“What’s the worst that could happen if you stop hiding?”
If I was going to lead a successful life socially and professionally, Tourette Syndrome would not be in the conversation. I was so certain that if anyone important (colleagues, bosses…. girls) knew I had TS, the misunderstanding and diminishment of my capabilities would blow all of my chances.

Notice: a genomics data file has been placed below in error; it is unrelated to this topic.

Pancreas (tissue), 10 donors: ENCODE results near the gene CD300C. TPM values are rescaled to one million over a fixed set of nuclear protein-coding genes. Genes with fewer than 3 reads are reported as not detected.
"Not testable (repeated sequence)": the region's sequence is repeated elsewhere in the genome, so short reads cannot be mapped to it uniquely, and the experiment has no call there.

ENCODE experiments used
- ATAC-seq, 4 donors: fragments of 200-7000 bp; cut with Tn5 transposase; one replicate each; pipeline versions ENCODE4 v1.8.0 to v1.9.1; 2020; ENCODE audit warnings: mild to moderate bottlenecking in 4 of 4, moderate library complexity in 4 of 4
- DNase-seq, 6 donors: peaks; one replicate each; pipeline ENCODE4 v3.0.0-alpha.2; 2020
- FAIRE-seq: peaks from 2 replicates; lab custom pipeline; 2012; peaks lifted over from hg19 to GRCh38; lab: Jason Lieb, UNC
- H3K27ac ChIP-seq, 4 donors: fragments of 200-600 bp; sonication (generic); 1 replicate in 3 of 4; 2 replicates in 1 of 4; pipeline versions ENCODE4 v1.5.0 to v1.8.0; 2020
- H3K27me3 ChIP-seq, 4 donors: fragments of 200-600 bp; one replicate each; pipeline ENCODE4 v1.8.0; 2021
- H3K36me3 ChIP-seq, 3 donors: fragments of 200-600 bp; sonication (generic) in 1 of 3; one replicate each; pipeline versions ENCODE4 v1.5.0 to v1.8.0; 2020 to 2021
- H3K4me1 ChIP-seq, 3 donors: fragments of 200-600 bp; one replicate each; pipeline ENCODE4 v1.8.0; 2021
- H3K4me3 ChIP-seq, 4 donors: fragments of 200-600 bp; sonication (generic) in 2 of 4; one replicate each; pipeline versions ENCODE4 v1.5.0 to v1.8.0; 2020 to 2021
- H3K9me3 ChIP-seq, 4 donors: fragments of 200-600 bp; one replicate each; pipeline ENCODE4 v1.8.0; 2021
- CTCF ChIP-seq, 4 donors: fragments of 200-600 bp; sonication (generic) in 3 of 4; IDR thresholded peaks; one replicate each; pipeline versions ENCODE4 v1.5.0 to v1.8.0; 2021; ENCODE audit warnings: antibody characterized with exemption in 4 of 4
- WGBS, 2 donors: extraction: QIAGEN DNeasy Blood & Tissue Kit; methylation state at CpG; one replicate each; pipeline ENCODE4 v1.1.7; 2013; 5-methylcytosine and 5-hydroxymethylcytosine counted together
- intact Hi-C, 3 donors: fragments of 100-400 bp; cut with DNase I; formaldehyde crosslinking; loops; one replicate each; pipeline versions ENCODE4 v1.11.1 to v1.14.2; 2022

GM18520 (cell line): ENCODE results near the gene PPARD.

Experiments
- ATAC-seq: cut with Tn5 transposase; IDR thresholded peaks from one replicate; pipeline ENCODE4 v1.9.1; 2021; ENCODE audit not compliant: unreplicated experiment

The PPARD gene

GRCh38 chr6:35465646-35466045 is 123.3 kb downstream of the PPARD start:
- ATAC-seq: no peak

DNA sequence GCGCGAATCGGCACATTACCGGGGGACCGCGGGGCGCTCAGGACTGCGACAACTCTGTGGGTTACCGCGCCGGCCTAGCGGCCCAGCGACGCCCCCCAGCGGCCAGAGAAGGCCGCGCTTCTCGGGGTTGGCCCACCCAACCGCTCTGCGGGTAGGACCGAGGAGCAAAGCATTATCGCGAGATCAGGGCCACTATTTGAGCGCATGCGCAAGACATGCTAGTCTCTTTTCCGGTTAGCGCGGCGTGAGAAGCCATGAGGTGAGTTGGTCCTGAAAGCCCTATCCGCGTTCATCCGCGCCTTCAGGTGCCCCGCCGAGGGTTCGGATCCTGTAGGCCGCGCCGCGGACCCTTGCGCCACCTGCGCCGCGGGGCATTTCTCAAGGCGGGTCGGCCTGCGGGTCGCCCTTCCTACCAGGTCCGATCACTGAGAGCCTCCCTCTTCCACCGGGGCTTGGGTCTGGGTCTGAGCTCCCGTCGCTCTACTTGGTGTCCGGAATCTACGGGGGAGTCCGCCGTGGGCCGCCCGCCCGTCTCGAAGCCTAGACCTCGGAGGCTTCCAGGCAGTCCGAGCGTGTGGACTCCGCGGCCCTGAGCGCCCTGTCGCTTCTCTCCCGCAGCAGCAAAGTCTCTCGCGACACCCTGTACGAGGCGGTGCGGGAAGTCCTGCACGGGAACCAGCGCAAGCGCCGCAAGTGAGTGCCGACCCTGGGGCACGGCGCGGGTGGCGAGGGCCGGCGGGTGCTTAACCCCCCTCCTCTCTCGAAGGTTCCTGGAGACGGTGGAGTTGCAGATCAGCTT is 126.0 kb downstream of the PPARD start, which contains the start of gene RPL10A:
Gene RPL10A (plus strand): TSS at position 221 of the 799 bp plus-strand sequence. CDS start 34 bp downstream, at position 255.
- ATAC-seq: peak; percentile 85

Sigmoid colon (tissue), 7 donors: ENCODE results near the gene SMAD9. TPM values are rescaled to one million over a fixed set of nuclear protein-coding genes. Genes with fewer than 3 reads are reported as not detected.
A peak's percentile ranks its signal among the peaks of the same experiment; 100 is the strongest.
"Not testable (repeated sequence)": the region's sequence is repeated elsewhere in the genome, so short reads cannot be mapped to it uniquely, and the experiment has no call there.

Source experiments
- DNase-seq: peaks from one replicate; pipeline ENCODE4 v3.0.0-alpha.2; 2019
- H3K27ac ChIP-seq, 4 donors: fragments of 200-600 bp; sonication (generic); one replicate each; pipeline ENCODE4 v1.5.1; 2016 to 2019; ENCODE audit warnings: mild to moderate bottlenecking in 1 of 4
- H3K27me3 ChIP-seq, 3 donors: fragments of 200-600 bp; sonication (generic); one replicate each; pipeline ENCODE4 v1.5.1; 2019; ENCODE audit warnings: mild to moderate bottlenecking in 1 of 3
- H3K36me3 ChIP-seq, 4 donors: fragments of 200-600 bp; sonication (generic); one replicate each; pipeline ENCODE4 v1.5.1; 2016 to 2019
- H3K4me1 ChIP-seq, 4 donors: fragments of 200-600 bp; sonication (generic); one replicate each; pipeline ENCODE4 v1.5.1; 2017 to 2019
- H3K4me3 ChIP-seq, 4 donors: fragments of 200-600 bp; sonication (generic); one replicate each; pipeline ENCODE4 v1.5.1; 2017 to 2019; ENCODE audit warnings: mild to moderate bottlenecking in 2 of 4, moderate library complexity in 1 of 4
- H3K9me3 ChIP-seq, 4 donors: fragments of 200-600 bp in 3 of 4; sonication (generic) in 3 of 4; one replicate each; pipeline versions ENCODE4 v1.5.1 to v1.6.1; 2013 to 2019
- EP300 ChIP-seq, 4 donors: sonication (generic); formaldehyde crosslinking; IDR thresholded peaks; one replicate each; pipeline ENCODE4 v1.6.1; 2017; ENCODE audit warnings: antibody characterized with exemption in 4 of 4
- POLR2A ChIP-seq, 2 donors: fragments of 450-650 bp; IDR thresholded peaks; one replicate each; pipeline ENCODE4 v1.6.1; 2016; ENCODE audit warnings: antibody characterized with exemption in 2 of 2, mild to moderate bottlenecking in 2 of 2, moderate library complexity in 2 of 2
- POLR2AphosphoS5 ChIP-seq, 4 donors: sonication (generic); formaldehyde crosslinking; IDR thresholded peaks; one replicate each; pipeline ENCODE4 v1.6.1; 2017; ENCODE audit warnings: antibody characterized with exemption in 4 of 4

That line of thinking began when I was roughly 11-years old, in middle school, when establishing your “cool” took a lot of hard work and one little snag — like tripping down the stairs, spilling soda on your pants or, god forbid, an episode of uncontrollable sounds and movements — could set you back years, if not eternally. Which is why I kept a lid on my TS and crafted ways to mask my tics or blend them into normal routines, even as the subterfuge could be exhausting and often unsuccessful. As of this writing, I’m 38, and it wasn’t until earlier this year that I opened up about my Tourette’s.